Couldn't find a video of an original, so I figure the best example of the pedal is going to be the DAM version. Want to be clear, this layout is for an original Tonebender MKIV not the DAM one as travis pointed out.
Here's four different versions of the DAM Fuzzsound, all of which are a mix of the MKIII & MKIV Tonebender.
From the captain:
Fuzz Sound MKIV (used to
be badged as the MKIII) Basically a pimped out version of the Tone
Bender MKIII and MKIV but with more tonal scope, more muscle and packing
space age features.
First up, a few quick words on the differences between a Tone Bender
MKIII and a MKIV. They do both use the same circuit blue print if you
will but there are subtle and noticeable differences to each pedal in
the tone department. Without over complicating matters, as I do what to
get to the point, the Sola Sound made MKIII and the MKIV basically sound
of their time. The early MKIII's sound fuzzy and choppy, later MKIV's
sound smooth and distorted. Then there's a blurry line in the middle.
Basically the biasing evolved to the point that the pedal became more
overdriven than fuzzy. Ya know, I guess, to suit the needs of Musicnauts
of the day.
The FS-75 is the blurry line in the middle and some. It's not a direct
replica of either but the flavour I have gone for is an all out balls to
the wall, big hair, big boobs, fat cars, fast food, dirty denim, dirty
hippies, 8-track stereo cranking, 3-D glasses rocking fuzz tone. To
quote, its: "1970 rollin' in sight"
Well I've been in a bit of Tonebender kick lately, so I decided to do a bunch of MKIII & MKIV variants. The Rotosound Fuzz was built by Sola Sound in the late 60's and is based on the MKIII Tonebender.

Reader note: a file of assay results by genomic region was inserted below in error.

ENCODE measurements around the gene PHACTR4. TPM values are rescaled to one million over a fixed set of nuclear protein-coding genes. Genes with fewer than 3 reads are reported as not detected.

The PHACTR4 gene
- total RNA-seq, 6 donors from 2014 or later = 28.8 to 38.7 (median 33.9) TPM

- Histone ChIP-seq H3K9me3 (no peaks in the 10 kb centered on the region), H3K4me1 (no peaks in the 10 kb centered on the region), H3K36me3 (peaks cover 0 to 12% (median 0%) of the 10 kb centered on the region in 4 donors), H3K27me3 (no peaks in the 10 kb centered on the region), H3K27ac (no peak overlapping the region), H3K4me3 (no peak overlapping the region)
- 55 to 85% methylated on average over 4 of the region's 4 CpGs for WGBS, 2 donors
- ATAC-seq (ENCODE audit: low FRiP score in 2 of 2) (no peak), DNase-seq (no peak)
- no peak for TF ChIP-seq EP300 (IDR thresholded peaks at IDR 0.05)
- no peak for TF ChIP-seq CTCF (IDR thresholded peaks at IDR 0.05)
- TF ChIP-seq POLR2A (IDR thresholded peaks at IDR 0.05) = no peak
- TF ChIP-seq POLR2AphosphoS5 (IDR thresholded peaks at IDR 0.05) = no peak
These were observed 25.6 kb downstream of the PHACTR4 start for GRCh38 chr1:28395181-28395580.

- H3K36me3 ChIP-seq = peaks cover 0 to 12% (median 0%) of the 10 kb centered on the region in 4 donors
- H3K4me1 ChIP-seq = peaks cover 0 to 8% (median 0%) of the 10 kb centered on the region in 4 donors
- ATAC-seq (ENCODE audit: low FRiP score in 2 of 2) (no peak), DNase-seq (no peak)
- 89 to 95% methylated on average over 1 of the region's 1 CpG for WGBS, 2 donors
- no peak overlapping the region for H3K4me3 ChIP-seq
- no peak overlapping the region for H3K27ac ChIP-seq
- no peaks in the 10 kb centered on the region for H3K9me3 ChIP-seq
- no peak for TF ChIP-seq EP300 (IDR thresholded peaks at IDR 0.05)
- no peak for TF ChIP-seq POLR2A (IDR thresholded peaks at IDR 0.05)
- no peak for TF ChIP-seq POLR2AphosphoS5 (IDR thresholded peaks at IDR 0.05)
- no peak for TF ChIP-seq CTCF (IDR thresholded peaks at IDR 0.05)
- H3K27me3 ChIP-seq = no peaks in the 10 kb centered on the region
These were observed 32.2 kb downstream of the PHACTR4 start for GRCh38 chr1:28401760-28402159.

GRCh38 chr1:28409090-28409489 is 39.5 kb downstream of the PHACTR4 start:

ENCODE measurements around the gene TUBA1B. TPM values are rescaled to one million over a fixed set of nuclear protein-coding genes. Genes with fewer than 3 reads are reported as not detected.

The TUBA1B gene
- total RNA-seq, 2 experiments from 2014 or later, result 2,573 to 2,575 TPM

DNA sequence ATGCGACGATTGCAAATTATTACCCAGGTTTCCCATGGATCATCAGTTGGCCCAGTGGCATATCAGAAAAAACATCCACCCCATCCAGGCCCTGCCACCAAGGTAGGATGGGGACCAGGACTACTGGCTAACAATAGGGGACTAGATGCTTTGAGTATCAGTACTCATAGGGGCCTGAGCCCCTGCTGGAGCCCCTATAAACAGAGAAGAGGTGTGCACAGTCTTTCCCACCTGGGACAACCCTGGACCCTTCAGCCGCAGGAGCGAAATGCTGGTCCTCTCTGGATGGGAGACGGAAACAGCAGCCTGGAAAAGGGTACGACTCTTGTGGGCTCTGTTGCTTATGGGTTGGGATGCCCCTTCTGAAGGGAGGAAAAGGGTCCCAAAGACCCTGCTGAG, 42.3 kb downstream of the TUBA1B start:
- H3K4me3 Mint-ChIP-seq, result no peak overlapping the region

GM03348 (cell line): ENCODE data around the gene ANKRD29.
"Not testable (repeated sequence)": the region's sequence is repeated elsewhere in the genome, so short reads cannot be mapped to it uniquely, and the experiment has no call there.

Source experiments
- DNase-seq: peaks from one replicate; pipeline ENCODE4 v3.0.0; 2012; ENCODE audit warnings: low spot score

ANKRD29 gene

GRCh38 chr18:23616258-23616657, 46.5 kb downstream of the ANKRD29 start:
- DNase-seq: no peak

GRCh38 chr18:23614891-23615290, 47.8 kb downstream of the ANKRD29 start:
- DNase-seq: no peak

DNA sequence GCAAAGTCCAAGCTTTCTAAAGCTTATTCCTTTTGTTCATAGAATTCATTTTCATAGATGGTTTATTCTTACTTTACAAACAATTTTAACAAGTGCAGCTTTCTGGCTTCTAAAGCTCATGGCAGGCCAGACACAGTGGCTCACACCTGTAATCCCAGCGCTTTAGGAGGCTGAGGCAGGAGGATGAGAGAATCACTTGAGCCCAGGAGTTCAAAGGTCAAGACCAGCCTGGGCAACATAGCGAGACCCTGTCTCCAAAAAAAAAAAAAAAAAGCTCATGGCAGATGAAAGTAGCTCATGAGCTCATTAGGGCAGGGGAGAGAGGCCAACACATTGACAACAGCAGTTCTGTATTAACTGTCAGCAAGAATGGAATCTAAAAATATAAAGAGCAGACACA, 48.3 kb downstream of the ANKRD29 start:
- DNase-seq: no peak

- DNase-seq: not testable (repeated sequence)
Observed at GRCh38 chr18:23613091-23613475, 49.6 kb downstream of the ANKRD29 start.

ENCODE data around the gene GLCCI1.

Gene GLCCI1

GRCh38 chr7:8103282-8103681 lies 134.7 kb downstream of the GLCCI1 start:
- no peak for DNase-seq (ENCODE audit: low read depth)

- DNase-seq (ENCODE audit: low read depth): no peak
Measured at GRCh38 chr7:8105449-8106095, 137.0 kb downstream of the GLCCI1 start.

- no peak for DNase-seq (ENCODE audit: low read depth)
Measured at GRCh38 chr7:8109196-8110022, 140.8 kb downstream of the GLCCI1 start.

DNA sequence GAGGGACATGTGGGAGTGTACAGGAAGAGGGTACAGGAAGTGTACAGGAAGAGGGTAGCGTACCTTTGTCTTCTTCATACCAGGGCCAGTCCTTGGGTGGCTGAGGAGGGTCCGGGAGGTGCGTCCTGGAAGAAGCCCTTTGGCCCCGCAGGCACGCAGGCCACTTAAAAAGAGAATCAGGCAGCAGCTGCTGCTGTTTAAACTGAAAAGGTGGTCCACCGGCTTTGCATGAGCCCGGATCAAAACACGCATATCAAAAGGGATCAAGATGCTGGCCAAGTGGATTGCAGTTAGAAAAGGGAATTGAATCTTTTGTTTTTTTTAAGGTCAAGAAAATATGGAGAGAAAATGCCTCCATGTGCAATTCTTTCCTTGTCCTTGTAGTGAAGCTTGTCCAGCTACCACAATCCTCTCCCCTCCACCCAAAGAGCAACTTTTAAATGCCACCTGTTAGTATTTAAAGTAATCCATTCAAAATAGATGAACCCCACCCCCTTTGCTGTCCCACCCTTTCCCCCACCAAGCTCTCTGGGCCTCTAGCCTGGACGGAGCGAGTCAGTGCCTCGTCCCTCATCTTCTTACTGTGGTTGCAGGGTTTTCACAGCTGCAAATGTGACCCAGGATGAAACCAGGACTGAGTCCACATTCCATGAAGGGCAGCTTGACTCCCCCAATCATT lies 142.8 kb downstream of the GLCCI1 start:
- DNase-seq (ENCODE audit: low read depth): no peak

From blistering, octave-tinged fuzz all the way down to dirty, fat
overdrive with a turn of your guitar's volume control, the Raincoat has a
sound all of its own. Is it an overdrive that does fuzz? A distortion
that does overdrive? A fuzz that does it all? We have no idea. All we
know is, it's a Raincoat; the Raincoat.
Not much info on this one, not even who actually made it. Found the schematic years ago over at DIYSB where it was reversed with the help of none other than dino. Figured I'd tale a shot at a vero since I did so many other wahs.
Found an old schematic of Standard Hemmo Fuzz, which has two outputs. One for cleanish boost and second for fuzz. Drew it as described and added diode clippers as notes suggested. Added volume pots for both modes, 2PDT stomps for mode select and basic bypass. Some of you might find this rather usable...